Google just unveiled its Microsoft-backed ChatGPT rival, Bard AI
Google unveiled their Artificial Intelligence (AI) chatbot called Bard to rival OpenAI's ChatGPT, backed by Microsoft, on Monday.
The technology will be opened to "trusted testers" before it is made widely available to the public in the coming weeks, the company said in a blog post.
Described as an "experimental conversational AI service', Bard is powered by Google's Language Model for Dialogue Applications, or LaMDA for short. Ring a bell? Last year, a Google engineer claimed that LaMDA was human-like in its responses and sentient. Though the allegations were untrue, it was a peek into how much AI had grown.
What does Bard bring to the table in comparison to ChatGPT? Google's AI chatbot "draws on information from the web to provide fresh, high-quality responses."
To illustrate, Bard can help explain discoveries from NASA's James Webb Space Telescope to a nine-year-old, or learn more about the best strikers in football right now, and then get drills to build your skills, the company explained.
The answer to Google's "Code Red" situation
The release of ChatGPT, which could do just about anything — ranging from composing songs, breaking down complex subjects, and writing code, to generating ideas from scratch — sounded like the death knell for Google's main search business.
The company had issued a "Code Red" weeks after the launch of ChatGPT, following which Google planned to unveil more than 20 new products and demo a version of Google Search with AI chatbot features this year, The New York Times reported.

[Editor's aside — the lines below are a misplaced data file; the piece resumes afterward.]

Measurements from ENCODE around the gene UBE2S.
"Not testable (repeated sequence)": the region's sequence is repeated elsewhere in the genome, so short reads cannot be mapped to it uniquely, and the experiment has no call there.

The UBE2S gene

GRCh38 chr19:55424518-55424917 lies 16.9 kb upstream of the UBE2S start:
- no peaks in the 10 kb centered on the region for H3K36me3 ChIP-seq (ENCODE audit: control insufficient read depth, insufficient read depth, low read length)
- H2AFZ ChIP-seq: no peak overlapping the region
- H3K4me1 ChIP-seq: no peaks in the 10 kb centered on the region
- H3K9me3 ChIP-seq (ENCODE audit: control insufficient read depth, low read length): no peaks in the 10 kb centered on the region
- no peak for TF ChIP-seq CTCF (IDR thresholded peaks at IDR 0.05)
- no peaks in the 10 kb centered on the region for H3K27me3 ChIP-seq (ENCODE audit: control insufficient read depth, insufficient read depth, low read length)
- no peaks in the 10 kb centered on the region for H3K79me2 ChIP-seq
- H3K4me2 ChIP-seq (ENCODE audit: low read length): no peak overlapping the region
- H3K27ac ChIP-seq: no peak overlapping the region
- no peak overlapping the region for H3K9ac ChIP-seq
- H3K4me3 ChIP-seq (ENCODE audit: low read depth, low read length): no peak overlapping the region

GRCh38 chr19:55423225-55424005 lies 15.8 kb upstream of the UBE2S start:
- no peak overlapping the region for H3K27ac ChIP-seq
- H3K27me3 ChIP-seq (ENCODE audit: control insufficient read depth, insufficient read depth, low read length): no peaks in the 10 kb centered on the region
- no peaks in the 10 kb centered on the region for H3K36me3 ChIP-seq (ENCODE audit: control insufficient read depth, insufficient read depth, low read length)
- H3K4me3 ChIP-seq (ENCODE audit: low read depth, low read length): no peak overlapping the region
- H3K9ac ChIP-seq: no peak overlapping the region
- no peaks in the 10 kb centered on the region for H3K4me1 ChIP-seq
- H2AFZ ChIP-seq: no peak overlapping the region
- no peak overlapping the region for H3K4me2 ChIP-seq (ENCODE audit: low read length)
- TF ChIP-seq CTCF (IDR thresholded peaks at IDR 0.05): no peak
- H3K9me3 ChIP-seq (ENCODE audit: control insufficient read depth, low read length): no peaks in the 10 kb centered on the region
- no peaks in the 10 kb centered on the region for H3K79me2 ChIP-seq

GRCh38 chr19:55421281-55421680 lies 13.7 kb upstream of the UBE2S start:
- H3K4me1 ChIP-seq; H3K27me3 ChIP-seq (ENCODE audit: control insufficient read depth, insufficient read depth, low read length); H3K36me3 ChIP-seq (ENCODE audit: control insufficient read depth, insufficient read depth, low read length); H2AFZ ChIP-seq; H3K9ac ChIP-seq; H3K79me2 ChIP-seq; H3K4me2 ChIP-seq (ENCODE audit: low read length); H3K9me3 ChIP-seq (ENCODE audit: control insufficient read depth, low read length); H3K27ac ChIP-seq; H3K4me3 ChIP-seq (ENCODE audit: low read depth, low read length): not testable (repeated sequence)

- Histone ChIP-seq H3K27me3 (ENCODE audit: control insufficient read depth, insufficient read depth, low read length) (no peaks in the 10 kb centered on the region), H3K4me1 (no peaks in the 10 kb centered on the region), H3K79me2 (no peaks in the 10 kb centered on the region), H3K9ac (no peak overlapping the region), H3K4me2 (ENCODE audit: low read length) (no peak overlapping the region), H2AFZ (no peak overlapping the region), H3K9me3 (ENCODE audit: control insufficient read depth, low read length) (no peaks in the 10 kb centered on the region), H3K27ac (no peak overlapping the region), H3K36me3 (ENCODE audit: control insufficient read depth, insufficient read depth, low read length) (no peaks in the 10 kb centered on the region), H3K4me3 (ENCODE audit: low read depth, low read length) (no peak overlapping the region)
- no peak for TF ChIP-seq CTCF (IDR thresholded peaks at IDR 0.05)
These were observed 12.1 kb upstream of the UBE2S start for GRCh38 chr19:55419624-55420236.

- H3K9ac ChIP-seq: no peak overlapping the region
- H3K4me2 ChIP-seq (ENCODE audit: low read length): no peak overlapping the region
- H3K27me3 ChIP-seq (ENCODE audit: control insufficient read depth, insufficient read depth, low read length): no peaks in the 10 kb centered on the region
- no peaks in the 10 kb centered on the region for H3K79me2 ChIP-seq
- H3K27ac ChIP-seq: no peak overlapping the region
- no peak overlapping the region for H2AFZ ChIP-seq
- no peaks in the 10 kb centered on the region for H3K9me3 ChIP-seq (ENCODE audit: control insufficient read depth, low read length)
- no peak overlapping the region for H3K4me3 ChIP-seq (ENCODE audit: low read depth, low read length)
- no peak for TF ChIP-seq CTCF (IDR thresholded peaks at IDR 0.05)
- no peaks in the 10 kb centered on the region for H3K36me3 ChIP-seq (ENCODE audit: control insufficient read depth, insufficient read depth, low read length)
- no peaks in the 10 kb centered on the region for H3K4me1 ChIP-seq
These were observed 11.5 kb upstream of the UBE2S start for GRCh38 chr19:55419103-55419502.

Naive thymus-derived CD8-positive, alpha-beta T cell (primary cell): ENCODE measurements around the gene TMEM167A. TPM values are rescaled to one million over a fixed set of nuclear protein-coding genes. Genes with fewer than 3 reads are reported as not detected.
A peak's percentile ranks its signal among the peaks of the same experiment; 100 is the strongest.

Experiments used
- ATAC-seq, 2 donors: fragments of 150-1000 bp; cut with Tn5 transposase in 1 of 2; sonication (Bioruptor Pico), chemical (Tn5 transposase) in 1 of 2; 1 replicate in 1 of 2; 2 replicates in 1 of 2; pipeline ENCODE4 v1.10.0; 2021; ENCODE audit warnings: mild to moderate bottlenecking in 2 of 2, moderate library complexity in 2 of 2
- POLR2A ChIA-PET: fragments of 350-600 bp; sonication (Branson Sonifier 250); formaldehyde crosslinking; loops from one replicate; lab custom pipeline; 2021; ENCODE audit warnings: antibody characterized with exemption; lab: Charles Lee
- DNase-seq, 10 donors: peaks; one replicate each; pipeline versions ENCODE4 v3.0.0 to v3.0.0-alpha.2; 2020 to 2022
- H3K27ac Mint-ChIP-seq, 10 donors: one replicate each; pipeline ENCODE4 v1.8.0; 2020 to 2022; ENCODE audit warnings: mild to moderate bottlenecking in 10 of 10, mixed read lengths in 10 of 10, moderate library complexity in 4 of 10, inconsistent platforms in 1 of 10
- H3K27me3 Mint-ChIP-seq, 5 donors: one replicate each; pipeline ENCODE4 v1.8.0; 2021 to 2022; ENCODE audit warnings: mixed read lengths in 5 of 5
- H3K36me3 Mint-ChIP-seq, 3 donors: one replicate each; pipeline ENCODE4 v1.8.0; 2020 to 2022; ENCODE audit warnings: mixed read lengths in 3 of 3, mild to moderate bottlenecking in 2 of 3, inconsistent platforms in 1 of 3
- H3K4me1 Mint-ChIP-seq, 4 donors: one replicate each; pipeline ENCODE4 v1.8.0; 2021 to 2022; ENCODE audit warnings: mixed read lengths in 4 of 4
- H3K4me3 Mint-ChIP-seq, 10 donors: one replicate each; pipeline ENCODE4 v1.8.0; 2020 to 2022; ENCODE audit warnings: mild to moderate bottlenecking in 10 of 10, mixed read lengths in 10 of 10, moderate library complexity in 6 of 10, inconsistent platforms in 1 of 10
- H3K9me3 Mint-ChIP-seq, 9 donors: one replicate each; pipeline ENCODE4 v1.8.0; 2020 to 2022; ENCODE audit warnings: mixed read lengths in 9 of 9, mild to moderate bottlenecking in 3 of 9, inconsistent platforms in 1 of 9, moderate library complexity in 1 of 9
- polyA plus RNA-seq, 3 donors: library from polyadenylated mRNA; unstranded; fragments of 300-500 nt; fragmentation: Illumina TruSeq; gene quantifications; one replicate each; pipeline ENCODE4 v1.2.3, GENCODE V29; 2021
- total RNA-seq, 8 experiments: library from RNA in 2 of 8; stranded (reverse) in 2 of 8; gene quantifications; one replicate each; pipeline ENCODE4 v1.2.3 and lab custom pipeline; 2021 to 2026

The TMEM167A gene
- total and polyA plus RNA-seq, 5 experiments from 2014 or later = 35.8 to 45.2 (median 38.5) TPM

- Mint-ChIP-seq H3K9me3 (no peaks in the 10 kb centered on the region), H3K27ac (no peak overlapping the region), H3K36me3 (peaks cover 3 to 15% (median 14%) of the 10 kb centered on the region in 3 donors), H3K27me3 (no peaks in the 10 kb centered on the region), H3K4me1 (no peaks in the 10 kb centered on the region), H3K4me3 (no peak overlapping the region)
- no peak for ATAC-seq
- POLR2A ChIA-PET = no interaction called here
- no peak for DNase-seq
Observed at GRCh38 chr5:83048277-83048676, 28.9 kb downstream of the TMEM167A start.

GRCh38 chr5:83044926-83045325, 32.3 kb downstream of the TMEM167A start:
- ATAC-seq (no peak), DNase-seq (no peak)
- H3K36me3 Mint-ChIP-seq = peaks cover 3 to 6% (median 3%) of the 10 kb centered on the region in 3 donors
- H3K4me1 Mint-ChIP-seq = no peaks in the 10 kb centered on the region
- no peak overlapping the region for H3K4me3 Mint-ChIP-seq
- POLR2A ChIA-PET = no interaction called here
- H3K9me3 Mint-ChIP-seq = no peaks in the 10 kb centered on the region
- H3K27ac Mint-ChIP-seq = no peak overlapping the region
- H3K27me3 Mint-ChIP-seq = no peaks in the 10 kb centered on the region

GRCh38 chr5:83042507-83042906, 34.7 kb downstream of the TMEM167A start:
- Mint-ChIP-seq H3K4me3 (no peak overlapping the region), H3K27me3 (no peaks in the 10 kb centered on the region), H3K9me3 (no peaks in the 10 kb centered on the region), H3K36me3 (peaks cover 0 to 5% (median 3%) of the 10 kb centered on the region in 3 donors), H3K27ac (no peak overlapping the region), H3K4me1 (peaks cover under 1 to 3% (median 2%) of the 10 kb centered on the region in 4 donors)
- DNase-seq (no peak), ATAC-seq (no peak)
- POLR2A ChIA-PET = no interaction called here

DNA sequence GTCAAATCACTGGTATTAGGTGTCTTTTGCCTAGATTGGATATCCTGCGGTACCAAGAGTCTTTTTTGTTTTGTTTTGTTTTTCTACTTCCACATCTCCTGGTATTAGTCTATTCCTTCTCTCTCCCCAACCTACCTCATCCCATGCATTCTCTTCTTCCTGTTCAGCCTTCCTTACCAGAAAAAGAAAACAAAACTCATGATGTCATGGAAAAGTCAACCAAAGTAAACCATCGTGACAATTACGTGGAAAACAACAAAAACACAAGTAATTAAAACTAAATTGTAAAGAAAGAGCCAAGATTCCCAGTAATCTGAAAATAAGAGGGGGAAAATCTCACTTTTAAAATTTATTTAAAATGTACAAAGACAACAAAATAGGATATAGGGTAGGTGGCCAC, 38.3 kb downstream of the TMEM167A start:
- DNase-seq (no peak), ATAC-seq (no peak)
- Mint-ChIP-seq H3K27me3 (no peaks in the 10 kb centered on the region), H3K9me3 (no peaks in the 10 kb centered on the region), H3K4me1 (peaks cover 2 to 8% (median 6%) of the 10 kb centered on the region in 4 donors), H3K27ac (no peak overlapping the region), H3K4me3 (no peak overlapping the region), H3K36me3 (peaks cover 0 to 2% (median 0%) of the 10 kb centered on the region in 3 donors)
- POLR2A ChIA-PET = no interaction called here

Bard's launch comes just in time after speculations of Microsoft integrating ChatGPT into its search engine Bing. Though ChatGPT is currently free to use, OpenAI recently announced ChatGPT Plus - a subscription tier with additional capabilities and features.
AI-powered features will soon be available in Search
In the blog post, Pichai mentioned that people are turning to search engineers for deeper insights and understanding, such as "is the piano or guitar easier to learn, and how much practice does each need?" as opposed to "how many keys does a piano have?" Answering such nuanced questions needs an answer based on opinions or perspectives.
"AI can be helpful in these moments, synthesizing insights for questions where there's no one right answer," Pichai wrote.
"Soon, you'll see AI-powered features in Search that distill complex information and multiple perspectives into easy-to-digest formats, so you can quickly understand the big picture and learn more from the web: whether that's seeking out additional perspectives, like blogs from people who play both piano and guitar, or going deeper on a related topic, like steps to get started as a beginner. These new AI features will begin rolling out on Google Search soon," Google CEO Sundar Pichai wrote.
Bard is launched with the model version of LaMDA
Releasing Bard with the lightweight model version of LaMDA has its advantages - the smaller model requires less computing power, thereby permitting the developers to scale to more users, resulting in more feedback. "We'll combine external feedback with our own internal testing to make sure Bard's responses meet a high bar for quality, safety, and groundedness in real-world information," the company wrote.
The blog post also mentions that Google will begin onboarding individual developers, creators, and enterprises to try the company's Generative Language API, initially powered by LaMDA. "Over time, we intend to create a suite of tools and APIs that will make it easy for others to build more innovative applications with AI," the company added.
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